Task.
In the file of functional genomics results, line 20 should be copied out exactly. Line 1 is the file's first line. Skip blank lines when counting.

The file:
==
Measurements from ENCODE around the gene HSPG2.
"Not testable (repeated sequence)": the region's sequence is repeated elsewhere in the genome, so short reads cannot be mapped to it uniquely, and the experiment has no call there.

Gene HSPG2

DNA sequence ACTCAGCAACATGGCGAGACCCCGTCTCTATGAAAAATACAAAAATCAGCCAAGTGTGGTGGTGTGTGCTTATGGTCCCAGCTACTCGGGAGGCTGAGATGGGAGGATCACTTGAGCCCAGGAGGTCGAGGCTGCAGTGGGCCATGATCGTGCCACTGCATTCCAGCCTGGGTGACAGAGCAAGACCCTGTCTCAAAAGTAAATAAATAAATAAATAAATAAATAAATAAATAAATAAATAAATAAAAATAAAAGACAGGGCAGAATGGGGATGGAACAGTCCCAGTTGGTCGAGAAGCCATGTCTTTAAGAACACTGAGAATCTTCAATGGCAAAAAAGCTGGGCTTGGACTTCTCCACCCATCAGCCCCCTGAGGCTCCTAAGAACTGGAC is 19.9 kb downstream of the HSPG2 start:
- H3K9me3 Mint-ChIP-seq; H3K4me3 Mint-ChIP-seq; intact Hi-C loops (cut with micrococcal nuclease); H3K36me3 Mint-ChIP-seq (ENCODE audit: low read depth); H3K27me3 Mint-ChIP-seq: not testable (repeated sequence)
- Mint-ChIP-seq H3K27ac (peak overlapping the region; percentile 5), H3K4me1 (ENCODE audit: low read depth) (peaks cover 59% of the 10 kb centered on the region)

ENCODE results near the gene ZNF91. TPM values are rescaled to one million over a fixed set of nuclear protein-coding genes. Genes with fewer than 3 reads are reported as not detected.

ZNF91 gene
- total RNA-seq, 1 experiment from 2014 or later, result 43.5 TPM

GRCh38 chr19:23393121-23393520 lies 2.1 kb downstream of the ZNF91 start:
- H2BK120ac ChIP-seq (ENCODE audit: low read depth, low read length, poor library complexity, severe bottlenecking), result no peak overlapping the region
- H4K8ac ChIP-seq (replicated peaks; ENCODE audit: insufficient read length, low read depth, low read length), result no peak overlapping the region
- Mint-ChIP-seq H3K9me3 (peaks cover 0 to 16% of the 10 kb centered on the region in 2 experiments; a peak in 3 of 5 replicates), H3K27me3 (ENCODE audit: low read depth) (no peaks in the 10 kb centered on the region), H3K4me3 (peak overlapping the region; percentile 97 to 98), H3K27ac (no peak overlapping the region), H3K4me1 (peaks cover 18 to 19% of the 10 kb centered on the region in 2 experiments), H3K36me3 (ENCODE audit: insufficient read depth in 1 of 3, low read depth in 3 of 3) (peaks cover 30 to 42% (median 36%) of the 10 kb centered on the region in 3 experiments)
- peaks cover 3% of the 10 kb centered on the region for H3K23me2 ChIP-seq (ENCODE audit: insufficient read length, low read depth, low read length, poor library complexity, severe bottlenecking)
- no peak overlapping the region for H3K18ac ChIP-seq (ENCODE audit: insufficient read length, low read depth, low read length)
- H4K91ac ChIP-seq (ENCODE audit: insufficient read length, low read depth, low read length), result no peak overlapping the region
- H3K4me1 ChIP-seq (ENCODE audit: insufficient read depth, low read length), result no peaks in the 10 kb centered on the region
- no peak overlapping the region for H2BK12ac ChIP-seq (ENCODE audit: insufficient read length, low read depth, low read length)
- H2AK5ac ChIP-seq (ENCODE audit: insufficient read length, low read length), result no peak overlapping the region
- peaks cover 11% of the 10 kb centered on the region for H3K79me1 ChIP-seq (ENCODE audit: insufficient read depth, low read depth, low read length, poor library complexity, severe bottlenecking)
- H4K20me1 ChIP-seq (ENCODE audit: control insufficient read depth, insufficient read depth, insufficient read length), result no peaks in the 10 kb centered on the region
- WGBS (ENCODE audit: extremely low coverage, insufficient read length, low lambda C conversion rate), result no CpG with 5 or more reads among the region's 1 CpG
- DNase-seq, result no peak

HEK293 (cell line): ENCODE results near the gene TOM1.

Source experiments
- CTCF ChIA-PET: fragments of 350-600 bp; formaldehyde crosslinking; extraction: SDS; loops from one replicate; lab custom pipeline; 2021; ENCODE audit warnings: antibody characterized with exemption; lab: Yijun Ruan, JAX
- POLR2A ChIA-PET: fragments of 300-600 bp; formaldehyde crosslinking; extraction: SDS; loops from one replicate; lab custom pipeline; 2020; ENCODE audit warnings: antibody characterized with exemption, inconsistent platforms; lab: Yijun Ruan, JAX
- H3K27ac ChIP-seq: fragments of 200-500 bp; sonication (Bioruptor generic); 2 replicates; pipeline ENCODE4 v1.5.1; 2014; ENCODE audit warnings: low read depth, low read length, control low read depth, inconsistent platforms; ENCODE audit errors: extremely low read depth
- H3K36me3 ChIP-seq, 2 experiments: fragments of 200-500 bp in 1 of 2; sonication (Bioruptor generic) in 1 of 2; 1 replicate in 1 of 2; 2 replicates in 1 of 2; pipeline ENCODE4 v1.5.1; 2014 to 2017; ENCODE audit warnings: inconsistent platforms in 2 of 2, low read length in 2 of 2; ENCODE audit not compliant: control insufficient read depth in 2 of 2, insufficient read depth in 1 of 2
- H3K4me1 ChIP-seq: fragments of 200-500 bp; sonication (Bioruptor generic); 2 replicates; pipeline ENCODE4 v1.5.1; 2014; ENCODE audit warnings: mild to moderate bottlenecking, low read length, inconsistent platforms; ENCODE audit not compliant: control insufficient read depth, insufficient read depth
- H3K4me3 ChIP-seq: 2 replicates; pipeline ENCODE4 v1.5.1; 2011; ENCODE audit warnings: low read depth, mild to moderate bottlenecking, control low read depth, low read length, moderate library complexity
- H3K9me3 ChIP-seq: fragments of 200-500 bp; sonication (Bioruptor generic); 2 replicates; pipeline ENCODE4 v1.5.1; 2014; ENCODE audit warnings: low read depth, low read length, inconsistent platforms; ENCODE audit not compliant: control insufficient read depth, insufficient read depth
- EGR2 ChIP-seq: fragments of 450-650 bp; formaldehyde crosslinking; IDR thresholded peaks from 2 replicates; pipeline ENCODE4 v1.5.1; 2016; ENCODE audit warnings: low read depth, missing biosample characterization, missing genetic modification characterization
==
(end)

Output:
- peaks cover 11% of the 10 kb centered on the region for H3K79me1 ChIP-seq (ENCODE audit: insufficient read depth, low read depth, low read length, poor library complexity, severe bottlenecking)